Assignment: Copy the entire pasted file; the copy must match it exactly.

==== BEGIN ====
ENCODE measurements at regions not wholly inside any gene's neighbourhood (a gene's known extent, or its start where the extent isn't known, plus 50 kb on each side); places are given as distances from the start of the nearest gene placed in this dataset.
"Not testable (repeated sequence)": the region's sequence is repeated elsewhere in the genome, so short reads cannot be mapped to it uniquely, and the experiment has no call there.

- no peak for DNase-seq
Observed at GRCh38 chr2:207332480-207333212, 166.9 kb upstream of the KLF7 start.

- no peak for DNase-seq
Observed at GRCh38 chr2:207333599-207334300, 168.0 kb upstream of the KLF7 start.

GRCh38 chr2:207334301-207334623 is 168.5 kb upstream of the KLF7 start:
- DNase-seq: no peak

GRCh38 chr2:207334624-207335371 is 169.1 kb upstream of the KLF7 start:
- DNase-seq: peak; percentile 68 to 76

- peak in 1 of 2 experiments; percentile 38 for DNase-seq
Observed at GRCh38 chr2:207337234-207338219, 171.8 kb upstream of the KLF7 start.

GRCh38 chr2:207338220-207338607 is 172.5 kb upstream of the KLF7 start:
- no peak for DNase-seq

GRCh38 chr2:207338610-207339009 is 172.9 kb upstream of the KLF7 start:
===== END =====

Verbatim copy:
ENCODE measurements at regions not wholly inside any gene's neighbourhood (a gene's known extent, or its start where the extent isn't known, plus 50 kb on each side); places are given as distances from the start of the nearest gene placed in this dataset.
"Not testable (repeated sequence)": the region's sequence is repeated elsewhere in the genome, so short reads cannot be mapped to it uniquely, and the experiment has no call there.

- no peak for DNase-seq
Observed at GRCh38 chr2:207332480-207333212, 166.9 kb upstream of the KLF7 start.

- no peak for DNase-seq
Observed at GRCh38 chr2:207333599-207334300, 168.0 kb upstream of the KLF7 start.

GRCh38 chr2:207334301-207334623 is 168.5 kb upstream of the KLF7 start:
- DNase-seq: no peak

GRCh38 chr2:207334624-207335371 is 169.1 kb upstream of the KLF7 start:
- DNase-seq: peak; percentile 68 to 76

- peak in 1 of 2 experiments; percentile 38 for DNase-seq
Observed at GRCh38 chr2:207337234-207338219, 171.8 kb upstream of the KLF7 start.

GRCh38 chr2:207338220-207338607 is 172.5 kb upstream of the KLF7 start:
- no peak for DNase-seq

GRCh38 chr2:207338610-207339009 is 172.9 kb upstream of the KLF7 start: